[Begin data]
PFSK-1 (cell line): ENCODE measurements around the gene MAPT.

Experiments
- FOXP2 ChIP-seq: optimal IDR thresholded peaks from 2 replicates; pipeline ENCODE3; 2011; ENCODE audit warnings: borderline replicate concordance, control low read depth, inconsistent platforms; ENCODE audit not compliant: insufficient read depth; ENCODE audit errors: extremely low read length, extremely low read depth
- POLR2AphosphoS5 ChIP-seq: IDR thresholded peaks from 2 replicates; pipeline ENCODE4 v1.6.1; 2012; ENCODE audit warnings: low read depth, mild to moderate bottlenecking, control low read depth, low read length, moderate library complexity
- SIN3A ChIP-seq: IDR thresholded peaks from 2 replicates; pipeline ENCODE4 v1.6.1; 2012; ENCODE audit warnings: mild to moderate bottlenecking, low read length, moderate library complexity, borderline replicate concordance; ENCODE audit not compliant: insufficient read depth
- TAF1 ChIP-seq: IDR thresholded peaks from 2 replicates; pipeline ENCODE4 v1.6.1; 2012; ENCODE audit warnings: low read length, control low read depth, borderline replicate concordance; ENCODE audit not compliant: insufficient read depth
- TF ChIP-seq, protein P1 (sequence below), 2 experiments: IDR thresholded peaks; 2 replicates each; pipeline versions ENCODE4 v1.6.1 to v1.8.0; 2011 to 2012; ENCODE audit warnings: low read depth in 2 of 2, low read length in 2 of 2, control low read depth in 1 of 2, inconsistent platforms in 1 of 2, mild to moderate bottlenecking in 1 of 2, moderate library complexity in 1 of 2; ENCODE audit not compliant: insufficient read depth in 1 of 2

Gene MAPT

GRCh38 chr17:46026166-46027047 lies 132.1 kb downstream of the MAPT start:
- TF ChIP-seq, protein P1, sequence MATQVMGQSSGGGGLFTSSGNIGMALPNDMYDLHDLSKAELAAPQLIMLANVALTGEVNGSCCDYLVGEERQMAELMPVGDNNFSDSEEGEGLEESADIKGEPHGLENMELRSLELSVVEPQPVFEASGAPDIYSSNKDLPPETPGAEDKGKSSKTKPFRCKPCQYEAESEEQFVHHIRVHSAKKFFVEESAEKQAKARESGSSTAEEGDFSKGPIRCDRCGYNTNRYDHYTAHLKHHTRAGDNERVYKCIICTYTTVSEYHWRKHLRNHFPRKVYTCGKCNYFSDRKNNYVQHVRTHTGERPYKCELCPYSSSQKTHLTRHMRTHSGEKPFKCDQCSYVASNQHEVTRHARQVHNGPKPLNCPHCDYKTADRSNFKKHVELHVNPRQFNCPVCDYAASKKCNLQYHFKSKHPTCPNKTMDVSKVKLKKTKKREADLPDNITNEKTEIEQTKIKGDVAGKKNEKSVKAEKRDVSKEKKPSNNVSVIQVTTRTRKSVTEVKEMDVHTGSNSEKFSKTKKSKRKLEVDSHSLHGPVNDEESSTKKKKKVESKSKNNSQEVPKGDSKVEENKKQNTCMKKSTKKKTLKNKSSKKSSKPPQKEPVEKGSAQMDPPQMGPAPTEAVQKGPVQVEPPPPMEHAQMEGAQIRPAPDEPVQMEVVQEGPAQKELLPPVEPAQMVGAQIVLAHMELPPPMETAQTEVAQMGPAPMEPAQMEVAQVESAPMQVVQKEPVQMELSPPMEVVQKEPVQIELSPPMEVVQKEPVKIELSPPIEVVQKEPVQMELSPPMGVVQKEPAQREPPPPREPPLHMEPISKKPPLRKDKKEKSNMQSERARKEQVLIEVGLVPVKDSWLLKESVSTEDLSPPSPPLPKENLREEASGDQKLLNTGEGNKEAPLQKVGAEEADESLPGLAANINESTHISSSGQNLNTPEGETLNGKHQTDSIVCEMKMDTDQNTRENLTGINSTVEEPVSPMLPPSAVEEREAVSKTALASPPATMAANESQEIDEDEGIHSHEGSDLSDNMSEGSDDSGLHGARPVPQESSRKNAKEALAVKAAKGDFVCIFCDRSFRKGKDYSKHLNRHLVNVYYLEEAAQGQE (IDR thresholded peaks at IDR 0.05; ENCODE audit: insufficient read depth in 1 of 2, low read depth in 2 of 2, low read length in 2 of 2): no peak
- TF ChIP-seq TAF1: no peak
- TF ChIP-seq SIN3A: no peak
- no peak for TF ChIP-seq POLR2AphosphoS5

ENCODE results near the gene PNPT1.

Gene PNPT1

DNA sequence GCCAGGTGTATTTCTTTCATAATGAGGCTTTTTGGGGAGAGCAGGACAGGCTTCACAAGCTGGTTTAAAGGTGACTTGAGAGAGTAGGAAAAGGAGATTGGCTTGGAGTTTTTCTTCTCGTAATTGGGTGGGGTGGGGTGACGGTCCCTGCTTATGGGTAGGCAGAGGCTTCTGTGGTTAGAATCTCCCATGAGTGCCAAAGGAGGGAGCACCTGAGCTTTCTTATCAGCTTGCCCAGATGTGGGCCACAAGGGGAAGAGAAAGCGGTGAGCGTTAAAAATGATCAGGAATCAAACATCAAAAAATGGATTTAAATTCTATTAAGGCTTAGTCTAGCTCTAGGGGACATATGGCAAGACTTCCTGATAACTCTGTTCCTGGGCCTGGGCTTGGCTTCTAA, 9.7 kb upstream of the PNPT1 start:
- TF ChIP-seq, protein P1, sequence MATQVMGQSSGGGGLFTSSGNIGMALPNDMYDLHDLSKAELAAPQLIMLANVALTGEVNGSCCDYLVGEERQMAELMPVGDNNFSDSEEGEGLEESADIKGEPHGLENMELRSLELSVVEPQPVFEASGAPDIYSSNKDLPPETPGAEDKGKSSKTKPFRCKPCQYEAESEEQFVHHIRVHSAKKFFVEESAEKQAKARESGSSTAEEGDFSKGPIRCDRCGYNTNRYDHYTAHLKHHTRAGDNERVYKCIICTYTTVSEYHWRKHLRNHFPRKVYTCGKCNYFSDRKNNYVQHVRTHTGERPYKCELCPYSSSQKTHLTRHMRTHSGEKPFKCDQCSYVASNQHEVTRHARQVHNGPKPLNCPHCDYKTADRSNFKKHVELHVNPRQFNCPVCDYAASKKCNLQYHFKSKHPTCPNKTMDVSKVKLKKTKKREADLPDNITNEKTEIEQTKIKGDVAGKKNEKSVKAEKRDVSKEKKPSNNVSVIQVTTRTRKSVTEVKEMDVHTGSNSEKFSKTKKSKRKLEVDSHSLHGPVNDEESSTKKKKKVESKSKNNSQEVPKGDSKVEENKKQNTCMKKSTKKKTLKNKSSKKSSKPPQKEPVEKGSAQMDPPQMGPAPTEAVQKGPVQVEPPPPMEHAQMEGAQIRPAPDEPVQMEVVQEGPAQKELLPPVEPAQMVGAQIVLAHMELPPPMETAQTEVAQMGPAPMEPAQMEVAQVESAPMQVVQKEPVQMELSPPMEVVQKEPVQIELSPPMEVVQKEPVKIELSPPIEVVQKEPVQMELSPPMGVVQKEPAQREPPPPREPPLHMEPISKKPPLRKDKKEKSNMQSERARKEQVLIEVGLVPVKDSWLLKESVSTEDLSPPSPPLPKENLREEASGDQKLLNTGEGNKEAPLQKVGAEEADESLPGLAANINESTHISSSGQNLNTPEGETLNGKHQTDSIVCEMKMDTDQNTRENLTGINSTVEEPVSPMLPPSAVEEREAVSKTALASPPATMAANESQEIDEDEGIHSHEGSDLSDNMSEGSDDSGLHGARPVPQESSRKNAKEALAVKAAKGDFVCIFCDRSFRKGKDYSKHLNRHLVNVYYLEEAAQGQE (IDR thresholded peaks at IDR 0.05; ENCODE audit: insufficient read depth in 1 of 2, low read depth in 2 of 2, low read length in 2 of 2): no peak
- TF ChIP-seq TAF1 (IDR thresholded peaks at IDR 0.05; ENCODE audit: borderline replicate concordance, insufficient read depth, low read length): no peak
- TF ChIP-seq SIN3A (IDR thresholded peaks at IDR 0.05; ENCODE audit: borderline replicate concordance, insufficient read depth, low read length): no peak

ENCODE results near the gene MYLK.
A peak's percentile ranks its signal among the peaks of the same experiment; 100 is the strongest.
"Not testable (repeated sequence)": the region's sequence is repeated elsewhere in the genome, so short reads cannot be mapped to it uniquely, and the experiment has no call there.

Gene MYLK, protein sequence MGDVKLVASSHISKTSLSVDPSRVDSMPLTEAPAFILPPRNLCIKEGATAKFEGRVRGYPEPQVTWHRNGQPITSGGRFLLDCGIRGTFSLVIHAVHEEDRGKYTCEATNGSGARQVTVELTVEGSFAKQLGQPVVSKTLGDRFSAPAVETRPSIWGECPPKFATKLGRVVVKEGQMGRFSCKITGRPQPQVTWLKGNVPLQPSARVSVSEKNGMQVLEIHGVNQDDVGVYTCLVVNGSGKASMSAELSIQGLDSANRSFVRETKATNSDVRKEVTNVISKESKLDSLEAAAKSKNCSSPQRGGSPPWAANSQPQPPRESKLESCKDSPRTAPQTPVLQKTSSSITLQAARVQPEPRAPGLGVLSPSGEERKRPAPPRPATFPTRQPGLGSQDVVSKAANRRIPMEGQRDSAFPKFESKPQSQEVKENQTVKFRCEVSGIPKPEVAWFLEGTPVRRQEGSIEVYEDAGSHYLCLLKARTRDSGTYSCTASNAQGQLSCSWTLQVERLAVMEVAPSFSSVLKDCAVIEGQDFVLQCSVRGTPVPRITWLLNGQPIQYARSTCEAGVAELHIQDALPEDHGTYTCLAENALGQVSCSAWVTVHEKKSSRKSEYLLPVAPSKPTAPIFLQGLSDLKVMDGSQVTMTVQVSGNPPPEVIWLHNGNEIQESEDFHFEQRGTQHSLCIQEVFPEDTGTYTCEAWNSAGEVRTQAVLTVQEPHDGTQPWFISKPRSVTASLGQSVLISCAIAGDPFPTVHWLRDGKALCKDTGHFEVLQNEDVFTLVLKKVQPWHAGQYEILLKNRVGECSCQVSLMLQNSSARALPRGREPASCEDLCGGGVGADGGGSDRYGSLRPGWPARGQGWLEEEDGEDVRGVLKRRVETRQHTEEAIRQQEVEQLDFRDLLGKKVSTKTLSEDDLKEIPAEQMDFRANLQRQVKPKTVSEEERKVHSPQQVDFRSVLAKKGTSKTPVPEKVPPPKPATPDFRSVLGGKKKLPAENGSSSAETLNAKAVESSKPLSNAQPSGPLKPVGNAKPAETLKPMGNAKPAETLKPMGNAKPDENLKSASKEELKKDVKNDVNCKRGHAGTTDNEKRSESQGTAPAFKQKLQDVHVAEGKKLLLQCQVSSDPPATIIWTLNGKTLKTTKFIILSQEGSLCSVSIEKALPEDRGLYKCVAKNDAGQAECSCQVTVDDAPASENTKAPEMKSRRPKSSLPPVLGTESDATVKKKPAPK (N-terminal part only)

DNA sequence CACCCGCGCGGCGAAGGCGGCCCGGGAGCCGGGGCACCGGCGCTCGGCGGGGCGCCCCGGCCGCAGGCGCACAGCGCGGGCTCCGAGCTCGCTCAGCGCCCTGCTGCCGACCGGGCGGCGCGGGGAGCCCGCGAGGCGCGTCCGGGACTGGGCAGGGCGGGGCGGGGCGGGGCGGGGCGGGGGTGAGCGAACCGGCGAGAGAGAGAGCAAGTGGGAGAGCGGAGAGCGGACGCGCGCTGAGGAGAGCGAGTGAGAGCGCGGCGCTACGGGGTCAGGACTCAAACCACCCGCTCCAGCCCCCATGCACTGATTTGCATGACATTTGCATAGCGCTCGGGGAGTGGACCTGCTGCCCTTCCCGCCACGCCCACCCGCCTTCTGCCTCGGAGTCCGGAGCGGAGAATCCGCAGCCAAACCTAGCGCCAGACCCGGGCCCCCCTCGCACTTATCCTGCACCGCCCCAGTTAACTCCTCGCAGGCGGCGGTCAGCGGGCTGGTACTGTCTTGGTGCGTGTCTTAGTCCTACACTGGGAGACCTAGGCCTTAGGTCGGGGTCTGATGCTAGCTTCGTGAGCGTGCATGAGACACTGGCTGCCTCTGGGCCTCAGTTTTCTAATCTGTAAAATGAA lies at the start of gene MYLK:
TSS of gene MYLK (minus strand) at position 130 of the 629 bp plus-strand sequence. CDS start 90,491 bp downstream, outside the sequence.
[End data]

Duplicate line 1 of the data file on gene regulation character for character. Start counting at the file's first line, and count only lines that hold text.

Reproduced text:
PFSK-1 (cell line): ENCODE measurements around the gene MAPT.